College Physicist Collaborates with UA Scientists to Seek New Source of Magnetism as World Supply Ebbs

Patrick LeClair
Patrick LeClair, associate professor of physics, is working with MINT researchers to find alternatives to naturally magnetic materials.

Dr. Patrick LeClair, an associate professor in the Department of Physics and Astronomy and fellow researchers in UA’s Center for Materials for Information Technology (MINT), have been researching alternative materials to produce magnets. Their research is a response to the growing concern in the scientific community that the supply of naturally magnetic materials will not keep up with demand.

Magnets are used in nearly all electronic devices such as computers, cellphones, and medical appliances. And although these appliances are in abundant supply, the materials needed to create the magnets for them are not. LeClair and researchers all over the world are seeking out ways to solve this problem.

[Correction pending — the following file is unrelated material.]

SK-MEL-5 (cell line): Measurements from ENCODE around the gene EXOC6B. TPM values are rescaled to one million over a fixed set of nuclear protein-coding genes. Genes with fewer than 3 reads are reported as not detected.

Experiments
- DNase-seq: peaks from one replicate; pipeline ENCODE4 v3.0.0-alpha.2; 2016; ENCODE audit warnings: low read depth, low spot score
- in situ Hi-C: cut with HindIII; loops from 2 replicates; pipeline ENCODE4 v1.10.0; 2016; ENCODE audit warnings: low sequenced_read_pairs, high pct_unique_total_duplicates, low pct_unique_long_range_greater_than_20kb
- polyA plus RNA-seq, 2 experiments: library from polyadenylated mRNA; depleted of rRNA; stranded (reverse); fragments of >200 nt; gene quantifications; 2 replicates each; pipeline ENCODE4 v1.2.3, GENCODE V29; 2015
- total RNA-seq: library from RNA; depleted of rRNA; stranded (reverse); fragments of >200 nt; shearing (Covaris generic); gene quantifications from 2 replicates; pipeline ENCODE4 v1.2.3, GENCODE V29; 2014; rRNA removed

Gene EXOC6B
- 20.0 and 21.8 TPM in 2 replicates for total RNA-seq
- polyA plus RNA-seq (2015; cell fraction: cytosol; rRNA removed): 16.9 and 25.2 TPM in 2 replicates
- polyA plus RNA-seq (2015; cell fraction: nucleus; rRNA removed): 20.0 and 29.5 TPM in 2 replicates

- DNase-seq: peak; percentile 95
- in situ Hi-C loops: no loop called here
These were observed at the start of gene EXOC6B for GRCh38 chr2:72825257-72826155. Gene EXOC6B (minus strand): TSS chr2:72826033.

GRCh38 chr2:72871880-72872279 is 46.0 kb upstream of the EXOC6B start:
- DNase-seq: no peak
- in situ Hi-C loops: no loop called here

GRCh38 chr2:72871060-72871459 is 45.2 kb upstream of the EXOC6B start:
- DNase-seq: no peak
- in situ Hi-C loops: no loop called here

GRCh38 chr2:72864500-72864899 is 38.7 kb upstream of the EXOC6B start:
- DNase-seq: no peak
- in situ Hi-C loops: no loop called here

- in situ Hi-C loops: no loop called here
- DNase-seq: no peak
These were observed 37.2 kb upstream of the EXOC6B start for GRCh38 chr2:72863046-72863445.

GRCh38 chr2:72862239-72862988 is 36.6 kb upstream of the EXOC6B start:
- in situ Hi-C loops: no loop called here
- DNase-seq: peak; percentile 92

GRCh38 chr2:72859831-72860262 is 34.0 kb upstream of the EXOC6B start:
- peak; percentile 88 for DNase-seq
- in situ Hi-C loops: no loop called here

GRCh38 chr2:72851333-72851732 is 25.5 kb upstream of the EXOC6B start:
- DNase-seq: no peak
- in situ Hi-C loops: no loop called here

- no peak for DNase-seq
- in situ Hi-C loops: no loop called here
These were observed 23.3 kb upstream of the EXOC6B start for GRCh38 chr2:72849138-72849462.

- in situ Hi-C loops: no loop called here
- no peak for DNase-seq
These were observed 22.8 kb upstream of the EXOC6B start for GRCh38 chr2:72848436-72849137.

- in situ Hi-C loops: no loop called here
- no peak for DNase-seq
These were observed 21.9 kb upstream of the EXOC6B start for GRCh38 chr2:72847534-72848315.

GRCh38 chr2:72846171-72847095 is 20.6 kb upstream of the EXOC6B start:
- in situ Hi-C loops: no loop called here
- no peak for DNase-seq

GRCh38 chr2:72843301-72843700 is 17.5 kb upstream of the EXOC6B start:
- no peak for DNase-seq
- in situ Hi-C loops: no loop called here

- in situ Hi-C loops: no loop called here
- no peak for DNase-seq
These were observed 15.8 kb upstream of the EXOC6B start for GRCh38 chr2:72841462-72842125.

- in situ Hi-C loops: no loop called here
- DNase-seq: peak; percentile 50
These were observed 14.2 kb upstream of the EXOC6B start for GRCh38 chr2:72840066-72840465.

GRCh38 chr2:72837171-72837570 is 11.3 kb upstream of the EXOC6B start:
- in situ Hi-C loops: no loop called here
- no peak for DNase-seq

“We really need to come up with an alternative that is readily available, inexpensive and not too toxic,” said LeClair. “We need to come up with a better magnet that uses a combination of materials around us.”

LeClair is working directly with Dr. Takao Suzuki, a professor in UA’s College of Engineering and director of the MINT Center. Suzuki and his team are leading an international effort to find alternative magnetic materials. The $1.6 million project, of which the MINT Center will receive $600,000 over the next four years, involves 13 additional MINT Center researchers, as well as scientists in Delaware, Germany and Japan.

One material LeClair and the team have been focusing on is manganese. The reasoning is that this element and its compounds are abundant, which would have the potential to lower costs. The materials being developed will also exhibit a similar or higher strength magnet, which means it will be lighter and smaller. Once suitable materials are found and tested, the industry will then develop the product for market.